Possibilities for patchwork eportfolios? Critical dialogues and reflexivity as strategic acts of interruption
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AbstractAs a stratified social space Higher Education’s linguistic ‘habitus’ (Bourdieu, 1991) or ‘everyday use’ of literacy valorises and legitimates essayist literacy and its monologic addressivity, a discursive arena where, “it is the tutor’s voice that predominates, determining what the task is and how it should be done” (Lillis 2001, p.75) with an emphasis upon evaluation of text as finished product. Writing within dialogic practices of addressivity, where tutor and student writers, “engage in the construction of text as meaning making in progress” (Lillis 2001, p.44) illustrates the fabrication of literacies and of reflective stories where teacher identity may be seen “as a gradual ‘coming to know’” (Winter 2003, p.120) dependent in part upon social assembly and conversations.Such infidelity to monologicism demands a dynamic dialogic forum such as that supported by an electronic portfolio as a strategic act of interruption of essayist norms. The eportfolio system, pebblePAD, was piloted with a group of 15 PGCE (PCE) students in 2004-5. The system was used for teaching, learning and assessment and as a data collection tool. The data was generated from individual and shared artefacts: audits, journals, critical incident sharing, online questionnaires and from summative reflective assignments. The reflective writing within the emergent community of practice provide evidence of Lave and Wenger’s (1991, p.53) model which urges us to remember that, “learning involves the construction of identities” and that the conceptual bridge that peripheral participation in a community offers has the potential to allow us to take “a decentred view of master-apprenticeship relations.” The nurturing and enabling of such a community of practice within a professional course such as the PGCE has the potential to create politicised and engaged reflective writers and practitioners who view risk and uncertainty as positive factors who “take a decentred view of the master-apprentice…(leading) to an understanding that mastery resides not in the master but in the organization of the community of practice of which the master is part” (Lave & Wenger 1991, p.94)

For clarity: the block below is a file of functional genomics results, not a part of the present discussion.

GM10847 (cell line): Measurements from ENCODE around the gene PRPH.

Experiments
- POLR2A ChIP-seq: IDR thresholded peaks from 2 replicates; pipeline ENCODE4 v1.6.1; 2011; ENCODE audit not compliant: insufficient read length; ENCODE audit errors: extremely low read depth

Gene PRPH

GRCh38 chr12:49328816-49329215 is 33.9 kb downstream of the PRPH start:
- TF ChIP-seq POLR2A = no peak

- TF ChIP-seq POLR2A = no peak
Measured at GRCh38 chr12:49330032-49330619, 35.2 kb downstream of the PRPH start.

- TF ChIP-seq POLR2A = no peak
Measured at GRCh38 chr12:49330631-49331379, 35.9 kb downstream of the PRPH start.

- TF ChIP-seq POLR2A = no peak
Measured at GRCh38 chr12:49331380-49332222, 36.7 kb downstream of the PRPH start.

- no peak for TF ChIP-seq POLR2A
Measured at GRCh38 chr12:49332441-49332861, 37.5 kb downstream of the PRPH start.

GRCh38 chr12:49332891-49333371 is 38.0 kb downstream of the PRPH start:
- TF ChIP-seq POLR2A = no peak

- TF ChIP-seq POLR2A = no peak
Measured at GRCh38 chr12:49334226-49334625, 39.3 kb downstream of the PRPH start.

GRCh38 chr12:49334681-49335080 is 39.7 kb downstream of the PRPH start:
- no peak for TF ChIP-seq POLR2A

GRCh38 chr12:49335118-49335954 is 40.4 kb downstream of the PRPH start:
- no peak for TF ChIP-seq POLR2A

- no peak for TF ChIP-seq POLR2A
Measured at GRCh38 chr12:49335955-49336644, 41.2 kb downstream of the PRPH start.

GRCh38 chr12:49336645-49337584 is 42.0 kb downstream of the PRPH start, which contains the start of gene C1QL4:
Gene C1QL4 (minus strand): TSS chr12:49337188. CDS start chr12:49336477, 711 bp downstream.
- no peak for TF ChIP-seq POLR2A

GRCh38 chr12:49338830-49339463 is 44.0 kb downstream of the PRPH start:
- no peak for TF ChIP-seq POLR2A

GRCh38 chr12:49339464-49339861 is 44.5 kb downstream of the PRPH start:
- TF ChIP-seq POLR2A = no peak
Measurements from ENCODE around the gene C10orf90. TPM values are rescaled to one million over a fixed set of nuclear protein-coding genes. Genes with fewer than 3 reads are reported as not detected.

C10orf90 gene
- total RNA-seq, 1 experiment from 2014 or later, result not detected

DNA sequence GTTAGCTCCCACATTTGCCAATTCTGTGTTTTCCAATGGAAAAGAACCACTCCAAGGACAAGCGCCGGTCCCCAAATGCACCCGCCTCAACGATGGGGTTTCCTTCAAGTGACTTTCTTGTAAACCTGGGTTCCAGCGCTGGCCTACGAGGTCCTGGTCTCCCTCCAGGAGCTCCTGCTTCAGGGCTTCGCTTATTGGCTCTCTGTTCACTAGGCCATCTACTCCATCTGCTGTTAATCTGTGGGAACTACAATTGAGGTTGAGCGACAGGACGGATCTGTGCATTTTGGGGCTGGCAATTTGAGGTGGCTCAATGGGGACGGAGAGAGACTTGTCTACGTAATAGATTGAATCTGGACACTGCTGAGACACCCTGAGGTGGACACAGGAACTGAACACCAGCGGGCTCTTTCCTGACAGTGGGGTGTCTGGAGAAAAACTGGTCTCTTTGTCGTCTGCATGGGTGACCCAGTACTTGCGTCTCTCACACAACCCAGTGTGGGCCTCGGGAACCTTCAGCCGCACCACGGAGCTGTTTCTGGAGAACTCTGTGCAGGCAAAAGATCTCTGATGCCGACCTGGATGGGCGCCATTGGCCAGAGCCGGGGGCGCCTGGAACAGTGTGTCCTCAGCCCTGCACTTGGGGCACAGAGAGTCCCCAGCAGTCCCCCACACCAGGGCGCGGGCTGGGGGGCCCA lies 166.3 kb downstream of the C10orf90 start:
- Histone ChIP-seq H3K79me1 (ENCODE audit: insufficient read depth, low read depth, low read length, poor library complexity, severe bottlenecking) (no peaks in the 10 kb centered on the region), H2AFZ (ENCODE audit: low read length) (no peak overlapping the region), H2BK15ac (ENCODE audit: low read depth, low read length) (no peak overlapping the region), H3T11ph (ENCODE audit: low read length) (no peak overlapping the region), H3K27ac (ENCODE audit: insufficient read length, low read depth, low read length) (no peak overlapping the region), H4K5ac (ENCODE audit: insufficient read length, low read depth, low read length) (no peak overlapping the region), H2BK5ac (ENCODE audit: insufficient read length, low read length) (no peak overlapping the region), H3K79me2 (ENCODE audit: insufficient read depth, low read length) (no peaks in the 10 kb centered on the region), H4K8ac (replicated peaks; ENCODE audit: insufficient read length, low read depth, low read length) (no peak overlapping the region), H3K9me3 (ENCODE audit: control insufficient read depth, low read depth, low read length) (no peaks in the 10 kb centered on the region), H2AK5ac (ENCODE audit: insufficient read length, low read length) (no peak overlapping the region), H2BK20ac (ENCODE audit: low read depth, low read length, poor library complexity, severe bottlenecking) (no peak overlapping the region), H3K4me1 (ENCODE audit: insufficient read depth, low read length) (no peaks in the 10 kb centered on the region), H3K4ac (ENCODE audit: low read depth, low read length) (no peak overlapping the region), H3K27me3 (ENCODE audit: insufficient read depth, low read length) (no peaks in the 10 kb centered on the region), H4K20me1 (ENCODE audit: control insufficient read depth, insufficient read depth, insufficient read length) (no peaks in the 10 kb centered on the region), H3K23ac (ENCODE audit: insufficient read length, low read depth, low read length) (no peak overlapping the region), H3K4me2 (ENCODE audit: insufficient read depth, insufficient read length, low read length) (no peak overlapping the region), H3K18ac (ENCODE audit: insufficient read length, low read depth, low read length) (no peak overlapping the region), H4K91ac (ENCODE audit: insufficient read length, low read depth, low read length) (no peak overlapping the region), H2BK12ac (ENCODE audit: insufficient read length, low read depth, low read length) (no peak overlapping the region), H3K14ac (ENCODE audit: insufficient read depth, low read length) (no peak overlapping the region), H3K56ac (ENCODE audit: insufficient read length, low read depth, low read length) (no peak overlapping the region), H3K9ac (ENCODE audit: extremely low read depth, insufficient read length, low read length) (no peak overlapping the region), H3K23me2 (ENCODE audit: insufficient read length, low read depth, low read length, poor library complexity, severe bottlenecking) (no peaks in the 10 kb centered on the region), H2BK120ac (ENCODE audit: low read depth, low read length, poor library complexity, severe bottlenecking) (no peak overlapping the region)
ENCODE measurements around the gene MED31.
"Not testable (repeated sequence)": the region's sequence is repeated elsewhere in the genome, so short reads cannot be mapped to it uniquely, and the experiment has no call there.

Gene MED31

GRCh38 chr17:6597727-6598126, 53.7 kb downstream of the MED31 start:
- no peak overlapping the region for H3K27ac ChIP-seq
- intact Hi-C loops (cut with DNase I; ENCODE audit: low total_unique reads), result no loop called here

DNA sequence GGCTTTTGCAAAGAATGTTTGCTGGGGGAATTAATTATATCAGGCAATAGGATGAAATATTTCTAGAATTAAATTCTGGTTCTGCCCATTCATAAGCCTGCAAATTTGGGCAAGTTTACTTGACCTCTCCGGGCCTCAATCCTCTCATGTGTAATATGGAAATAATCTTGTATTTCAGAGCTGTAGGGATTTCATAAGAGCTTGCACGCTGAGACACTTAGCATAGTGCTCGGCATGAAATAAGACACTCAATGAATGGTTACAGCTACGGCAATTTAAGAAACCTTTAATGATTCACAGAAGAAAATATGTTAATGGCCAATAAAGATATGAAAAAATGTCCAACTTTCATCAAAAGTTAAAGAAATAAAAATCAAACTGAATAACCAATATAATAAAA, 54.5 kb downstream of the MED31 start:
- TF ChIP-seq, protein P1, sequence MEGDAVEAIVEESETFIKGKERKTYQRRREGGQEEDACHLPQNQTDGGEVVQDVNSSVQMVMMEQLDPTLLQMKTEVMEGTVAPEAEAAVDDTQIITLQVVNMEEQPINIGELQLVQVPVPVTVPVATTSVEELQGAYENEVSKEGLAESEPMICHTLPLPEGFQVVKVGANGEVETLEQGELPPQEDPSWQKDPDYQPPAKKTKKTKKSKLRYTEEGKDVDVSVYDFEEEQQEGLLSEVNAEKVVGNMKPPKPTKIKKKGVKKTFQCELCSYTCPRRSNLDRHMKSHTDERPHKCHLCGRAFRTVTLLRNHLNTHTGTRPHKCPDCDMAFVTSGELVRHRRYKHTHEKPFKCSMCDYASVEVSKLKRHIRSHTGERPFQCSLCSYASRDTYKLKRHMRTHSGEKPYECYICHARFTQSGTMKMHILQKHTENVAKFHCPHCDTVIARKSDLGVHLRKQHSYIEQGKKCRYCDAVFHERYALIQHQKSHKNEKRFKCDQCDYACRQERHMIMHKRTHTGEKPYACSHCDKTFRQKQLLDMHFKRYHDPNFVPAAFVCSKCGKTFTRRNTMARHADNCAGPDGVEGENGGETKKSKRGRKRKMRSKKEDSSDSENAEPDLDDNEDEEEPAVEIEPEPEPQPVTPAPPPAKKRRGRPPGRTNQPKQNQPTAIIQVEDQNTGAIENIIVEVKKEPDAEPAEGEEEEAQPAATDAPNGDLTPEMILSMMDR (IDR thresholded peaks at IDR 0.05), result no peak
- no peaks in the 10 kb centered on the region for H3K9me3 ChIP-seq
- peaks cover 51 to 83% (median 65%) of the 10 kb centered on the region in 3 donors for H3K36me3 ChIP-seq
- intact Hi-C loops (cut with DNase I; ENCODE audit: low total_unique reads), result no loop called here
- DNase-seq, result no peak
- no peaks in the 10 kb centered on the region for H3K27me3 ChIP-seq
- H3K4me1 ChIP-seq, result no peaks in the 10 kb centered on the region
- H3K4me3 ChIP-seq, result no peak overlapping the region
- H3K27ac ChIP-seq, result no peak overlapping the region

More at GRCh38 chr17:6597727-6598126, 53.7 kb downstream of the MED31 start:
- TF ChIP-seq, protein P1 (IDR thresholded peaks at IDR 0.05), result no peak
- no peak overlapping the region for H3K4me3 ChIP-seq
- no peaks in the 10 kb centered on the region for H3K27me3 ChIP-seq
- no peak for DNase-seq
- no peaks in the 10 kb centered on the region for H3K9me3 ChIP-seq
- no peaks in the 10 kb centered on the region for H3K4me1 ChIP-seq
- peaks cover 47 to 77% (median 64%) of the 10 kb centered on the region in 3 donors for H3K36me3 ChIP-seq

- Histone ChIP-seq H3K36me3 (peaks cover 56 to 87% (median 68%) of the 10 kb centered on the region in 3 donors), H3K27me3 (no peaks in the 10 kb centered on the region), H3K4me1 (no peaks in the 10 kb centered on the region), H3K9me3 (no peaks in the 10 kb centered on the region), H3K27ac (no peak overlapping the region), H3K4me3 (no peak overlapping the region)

PublisherUniversity of Wolverhampton
TypeThesis or dissertation
DescriptionDissertation submitted in part fulfilment of the degree of Master of Arts (Education)